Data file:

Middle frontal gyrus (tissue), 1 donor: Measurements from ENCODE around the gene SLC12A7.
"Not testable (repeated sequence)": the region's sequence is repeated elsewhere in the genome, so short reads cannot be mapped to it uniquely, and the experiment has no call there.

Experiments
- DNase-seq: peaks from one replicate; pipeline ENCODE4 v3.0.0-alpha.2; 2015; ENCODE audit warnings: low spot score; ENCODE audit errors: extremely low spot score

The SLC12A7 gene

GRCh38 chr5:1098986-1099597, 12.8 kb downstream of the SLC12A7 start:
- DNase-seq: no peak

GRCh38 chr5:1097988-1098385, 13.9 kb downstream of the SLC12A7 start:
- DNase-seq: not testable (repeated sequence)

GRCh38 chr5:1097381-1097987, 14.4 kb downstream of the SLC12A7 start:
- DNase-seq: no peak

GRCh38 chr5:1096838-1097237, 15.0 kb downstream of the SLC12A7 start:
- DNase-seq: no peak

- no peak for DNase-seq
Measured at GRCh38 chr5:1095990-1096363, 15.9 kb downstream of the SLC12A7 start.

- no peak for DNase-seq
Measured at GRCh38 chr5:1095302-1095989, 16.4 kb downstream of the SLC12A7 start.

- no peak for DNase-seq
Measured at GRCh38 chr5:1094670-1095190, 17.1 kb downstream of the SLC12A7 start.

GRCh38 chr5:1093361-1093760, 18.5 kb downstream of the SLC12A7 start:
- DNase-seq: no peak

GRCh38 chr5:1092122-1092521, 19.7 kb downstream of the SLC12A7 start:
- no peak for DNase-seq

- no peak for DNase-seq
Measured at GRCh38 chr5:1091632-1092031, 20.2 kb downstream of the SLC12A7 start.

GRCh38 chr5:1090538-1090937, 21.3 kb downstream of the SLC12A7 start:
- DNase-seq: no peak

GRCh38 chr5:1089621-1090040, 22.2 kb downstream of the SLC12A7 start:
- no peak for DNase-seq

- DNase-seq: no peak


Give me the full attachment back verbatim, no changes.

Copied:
Middle frontal gyrus (tissue), 1 donor: Measurements from ENCODE around the gene SLC12A7.
"Not testable (repeated sequence)": the region's sequence is repeated elsewhere in the genome, so short reads cannot be mapped to it uniquely, and the experiment has no call there.

Experiments
- DNase-seq: peaks from one replicate; pipeline ENCODE4 v3.0.0-alpha.2; 2015; ENCODE audit warnings: low spot score; ENCODE audit errors: extremely low spot score

The SLC12A7 gene

GRCh38 chr5:1098986-1099597, 12.8 kb downstream of the SLC12A7 start:
- DNase-seq: no peak

GRCh38 chr5:1097988-1098385, 13.9 kb downstream of the SLC12A7 start:
- DNase-seq: not testable (repeated sequence)

GRCh38 chr5:1097381-1097987, 14.4 kb downstream of the SLC12A7 start:
- DNase-seq: no peak

GRCh38 chr5:1096838-1097237, 15.0 kb downstream of the SLC12A7 start:
- DNase-seq: no peak

- no peak for DNase-seq
Measured at GRCh38 chr5:1095990-1096363, 15.9 kb downstream of the SLC12A7 start.

- no peak for DNase-seq
Measured at GRCh38 chr5:1095302-1095989, 16.4 kb downstream of the SLC12A7 start.

- no peak for DNase-seq
Measured at GRCh38 chr5:1094670-1095190, 17.1 kb downstream of the SLC12A7 start.

GRCh38 chr5:1093361-1093760, 18.5 kb downstream of the SLC12A7 start:
- DNase-seq: no peak

GRCh38 chr5:1092122-1092521, 19.7 kb downstream of the SLC12A7 start:
- no peak for DNase-seq

- no peak for DNase-seq
Measured at GRCh38 chr5:1091632-1092031, 20.2 kb downstream of the SLC12A7 start.

GRCh38 chr5:1090538-1090937, 21.3 kb downstream of the SLC12A7 start:
- DNase-seq: no peak

GRCh38 chr5:1089621-1090040, 22.2 kb downstream of the SLC12A7 start:
- no peak for DNase-seq

- DNase-seq: no peak